6 Optimization Tips for Ruby MRI

Every language has its idiosyncrasies and Ruby is no different, hence, below is a collection of handy optimizations to keep in mind next time you're working on a Ruby project. Majority of them appear to fall into the syntactic sugar category, but it's important to understand the motivation behind each, as there is usually a concrete reason for the performance difference. I should also say, that this is primarily for Ruby 1.8 and you should benchmark these yourself if you're already running on the dev branch of Ruby 1.9.

Help the Ruby interpreter

This is no secret: Ruby interpreter is slow. Advances on the JRuby and Maglev front are certainly showing some very appealing performance increases, but even there, a deeper understanding of the Ruby internals is bound to help you write better and faster code. The Ruby Wikipedia entry is a great place to start to learn about some of intricacies of Ruby. For a deeper look, Dr. Stefan Kaes's 'Writing Efficient Ruby Code', and David A. Blacks' 'Ruby for Rails' are must have for any Ruby developer.

1. Minimize searches in the abstract syntax tree

Ruby has a wonderful property of being highly dynamic, which in turn, allows us to create all kinds of spectacular meta-programming scenarios. However, this comes at a price of minimal runtime and compile time optimization (JRuby and some other VM's are changing this). Unlike most other languages, Ruby's MRI does not generate bytecode (Ruby 1.9 will change this), but relies solely on searching through the Abstract Syntax Tree (AST) for virtually every method call, variable, and so on. Sounds expensive? It is. Hence, next time you're saving yourself three lines of code by writing a meta function, consider inlining the logic directly.

2. Optimize for Ruby cache, avoid expensive lookups

To optimize against expensive searches through the AST, Ruby keeps a cache of local variables and method signatures. Hence, comparatively speaking, local variables are cheap, use them: @var = "local variable, which is cached by Ruby, and requires a single lookup", whereas self.var = "requires walking the AST, and results in multiple lookups"

3. Interpolation over Concatenation

This came as a surprise to me the first time I stumbled across it: interpolated strings are faster than straight concatenation! Chris Blackburn recently wrote a great blog post about it, make sure to read it.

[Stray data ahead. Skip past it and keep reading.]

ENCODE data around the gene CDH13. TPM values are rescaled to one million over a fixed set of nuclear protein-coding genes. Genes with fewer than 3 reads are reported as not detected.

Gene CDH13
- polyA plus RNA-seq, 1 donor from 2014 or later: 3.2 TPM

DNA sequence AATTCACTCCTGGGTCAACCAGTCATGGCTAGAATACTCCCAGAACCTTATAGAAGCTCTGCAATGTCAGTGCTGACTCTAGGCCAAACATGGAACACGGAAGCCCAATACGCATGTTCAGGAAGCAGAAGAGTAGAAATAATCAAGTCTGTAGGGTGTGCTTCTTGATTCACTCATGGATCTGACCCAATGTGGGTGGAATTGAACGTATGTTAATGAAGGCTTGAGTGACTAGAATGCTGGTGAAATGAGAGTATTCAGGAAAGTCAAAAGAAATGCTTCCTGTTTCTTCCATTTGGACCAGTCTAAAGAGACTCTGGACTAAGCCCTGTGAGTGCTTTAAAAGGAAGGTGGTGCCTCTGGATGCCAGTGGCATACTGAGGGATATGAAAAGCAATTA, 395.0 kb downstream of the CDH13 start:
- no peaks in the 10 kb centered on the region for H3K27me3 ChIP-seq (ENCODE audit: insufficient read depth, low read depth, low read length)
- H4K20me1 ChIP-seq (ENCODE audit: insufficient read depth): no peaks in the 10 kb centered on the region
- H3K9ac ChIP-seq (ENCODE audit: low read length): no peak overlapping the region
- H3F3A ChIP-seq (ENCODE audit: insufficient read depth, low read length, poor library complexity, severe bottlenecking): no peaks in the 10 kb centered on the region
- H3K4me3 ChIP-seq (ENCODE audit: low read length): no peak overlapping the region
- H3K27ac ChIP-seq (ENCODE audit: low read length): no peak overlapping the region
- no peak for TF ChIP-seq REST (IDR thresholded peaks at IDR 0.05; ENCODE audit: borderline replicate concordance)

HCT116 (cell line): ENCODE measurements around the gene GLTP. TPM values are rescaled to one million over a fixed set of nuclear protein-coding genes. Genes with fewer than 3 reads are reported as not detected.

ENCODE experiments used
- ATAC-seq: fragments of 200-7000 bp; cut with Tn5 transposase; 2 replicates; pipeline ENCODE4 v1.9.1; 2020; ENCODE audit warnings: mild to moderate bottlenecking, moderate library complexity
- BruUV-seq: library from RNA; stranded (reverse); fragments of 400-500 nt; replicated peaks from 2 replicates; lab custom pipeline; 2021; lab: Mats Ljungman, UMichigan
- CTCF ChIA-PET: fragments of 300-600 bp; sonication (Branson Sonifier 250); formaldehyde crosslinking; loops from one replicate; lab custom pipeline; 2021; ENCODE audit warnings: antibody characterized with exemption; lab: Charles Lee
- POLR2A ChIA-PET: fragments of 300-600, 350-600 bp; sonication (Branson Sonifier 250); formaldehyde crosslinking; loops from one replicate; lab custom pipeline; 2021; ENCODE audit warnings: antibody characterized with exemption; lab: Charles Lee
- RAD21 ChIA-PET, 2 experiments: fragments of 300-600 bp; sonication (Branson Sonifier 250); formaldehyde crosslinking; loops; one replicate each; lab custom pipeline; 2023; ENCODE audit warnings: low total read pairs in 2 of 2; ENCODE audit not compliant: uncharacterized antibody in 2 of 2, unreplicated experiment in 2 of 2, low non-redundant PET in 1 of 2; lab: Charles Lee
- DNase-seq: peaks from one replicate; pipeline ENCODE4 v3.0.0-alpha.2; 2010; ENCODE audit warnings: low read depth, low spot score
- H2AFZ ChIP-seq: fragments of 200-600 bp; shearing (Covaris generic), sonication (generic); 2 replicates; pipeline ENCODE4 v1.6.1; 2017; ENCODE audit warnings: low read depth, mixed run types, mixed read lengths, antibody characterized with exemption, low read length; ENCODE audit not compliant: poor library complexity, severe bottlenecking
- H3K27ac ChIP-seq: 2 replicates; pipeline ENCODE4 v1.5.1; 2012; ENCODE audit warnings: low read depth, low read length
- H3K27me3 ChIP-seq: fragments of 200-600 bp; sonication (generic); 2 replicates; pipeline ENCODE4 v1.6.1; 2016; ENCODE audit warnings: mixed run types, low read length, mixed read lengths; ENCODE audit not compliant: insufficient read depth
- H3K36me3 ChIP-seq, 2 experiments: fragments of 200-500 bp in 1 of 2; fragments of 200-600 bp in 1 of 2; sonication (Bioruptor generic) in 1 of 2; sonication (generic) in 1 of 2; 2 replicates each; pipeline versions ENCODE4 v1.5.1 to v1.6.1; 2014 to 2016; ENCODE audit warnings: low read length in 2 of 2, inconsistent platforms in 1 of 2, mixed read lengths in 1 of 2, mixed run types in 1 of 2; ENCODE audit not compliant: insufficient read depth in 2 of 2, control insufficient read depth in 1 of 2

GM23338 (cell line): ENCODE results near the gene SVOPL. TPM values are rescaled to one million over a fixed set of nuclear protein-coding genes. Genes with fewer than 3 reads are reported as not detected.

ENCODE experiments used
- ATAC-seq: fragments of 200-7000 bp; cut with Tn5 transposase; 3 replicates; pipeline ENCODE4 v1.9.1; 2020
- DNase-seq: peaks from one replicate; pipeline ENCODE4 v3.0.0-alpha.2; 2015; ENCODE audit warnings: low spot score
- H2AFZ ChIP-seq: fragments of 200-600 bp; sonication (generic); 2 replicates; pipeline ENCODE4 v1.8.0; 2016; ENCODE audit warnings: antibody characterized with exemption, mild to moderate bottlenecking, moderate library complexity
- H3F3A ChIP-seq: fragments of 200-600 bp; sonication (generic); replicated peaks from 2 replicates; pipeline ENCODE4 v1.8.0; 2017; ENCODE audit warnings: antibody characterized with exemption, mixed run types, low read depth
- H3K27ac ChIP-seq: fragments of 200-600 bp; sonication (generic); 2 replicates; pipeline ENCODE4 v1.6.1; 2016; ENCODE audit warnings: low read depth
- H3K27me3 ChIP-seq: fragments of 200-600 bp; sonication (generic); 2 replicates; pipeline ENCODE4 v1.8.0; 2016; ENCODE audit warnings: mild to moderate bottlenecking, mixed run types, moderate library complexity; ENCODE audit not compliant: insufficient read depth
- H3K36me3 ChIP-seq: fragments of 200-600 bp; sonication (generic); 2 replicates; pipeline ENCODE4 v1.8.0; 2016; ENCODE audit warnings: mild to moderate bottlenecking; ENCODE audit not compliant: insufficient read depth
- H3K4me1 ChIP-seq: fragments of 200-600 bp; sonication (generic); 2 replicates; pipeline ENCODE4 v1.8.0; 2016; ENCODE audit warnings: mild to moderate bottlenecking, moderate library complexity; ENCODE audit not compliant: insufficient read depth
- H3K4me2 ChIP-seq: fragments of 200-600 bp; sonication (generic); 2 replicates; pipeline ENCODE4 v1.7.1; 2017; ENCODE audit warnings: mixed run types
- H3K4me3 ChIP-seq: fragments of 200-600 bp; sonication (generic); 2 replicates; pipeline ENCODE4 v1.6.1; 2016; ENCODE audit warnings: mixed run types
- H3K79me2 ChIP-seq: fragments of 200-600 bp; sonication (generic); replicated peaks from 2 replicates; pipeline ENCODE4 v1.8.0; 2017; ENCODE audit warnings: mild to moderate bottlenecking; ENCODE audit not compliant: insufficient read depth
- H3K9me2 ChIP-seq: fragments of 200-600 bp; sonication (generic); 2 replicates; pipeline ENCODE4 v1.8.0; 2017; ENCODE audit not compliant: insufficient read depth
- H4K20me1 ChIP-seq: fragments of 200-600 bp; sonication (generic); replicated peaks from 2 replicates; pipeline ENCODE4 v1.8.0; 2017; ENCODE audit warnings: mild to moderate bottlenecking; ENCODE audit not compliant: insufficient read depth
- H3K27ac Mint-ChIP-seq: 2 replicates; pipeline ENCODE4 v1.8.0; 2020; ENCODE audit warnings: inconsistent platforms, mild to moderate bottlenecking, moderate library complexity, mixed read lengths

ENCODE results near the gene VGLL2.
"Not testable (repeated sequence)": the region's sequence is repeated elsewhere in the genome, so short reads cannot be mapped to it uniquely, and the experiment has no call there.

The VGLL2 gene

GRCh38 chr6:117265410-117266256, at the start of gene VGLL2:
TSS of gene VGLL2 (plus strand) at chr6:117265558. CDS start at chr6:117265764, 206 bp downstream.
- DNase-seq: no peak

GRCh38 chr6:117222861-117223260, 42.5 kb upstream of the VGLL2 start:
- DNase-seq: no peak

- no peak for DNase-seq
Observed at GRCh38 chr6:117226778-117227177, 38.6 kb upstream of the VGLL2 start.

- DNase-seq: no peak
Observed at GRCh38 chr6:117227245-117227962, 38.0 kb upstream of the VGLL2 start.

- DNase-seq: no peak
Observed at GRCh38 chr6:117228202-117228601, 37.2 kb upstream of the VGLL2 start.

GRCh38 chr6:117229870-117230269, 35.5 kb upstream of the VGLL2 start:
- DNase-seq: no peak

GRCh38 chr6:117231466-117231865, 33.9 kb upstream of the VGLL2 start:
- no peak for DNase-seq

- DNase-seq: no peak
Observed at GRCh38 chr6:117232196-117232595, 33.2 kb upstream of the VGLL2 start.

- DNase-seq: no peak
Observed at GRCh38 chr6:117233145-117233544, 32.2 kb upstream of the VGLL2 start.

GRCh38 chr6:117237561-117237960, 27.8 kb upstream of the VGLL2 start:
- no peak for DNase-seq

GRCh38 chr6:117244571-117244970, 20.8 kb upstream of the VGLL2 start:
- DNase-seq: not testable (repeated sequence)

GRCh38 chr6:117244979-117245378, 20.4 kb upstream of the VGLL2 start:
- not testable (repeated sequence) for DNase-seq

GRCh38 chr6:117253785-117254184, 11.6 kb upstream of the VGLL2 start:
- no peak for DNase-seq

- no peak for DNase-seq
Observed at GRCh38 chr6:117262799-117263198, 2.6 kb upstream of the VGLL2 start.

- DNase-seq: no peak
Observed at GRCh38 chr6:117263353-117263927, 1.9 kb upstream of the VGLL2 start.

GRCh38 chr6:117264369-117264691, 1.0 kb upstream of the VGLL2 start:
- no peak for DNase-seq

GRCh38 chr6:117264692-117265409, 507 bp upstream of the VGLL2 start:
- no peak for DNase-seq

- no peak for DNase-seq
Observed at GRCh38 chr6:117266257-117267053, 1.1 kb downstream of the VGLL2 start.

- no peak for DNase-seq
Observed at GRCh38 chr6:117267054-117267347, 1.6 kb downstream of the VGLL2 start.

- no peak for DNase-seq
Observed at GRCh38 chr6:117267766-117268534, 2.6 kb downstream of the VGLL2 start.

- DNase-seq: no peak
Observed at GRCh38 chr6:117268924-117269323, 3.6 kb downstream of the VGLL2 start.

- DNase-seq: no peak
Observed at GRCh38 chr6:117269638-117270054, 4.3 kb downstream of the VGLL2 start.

puts "This string embeds #{var1} and #{var2} through interpolation"  # faster
puts "This string concatenates " << var1 << " and " << var 2  # slower

4. When possible, use destructive operations!

Many ruby operations have a destructive (ex: gsub vs gsub!) equivalent, and which, unfortunately are not used very often largely due to the somewhat erratic behavior: sometimes these operations return nil, sometimes they don't. However, non destructive operations (ex: gsub) duplicate your object and hence incur an expensive copy operation every time. Learn the non-nil, destructive operations and use them religiously.

hash = {}
hash = hash.merge({1 => 2}) # duplicates the original hash
hash.merge!({1 => 2}) # equivalent to previous line, and faster

str = "string to gsub"
str = str.gsub(/to/, 'copy') # duplicate string and reassigns it
str.gsub!(/to/, 'copy') # same effect, but no object duplication

5. Symbol.to_proc fan? Use blocks!

If you're a Rails developer, you've probably used Symbol.to_proc. Well, you're likely incurring an order of magnitude speed decrease when you do! Next time, use a block:

@widget_ids = @widgets.map(&:id) # Symbol.to_proc method, order of magniture slower...
@widget_ids = @widgets.inject([]) {|w, a| w.push(a.id)} # same effect, not as pretty, but much faster
@widget_ids = @widgets.collect {|w| w.id } # faster, and simpler than inject
@widget_ids = @widgets.map {|w| w.id } # yet another (faster) way to tackle the problem

6. Benchmark everything!

Create a macro, stash it away in an easy to access area, or post the code for the benchmark skeleton on your wall. Anytime I have a question about Ruby performance, the answer is always less than 30 seconds away:

require 'benchmark'

n = 100000
Benchmark.bm do |x|
   x.report('copy') { n.times do ; h = {}; h = h.merge({1 => 2}); end }
   x.report('no copy') { n.times do ; h = {}; h.merge!({1 => 2}); end }

#          user        system      total        real
# copy     0.460000   0.180000   0.640000 (  0.640692)
# no copy  0.340000   0.120000   0.460000 (  0.463339)

Your favorite optimization tip missing from the list? Leave a comment, let everyone know!

Ilya GrigorikIlya Grigorik is a web ecosystem engineer, author of High Performance Browser Networking (O'Reilly), and Principal Engineer at Shopify — follow on Twitter.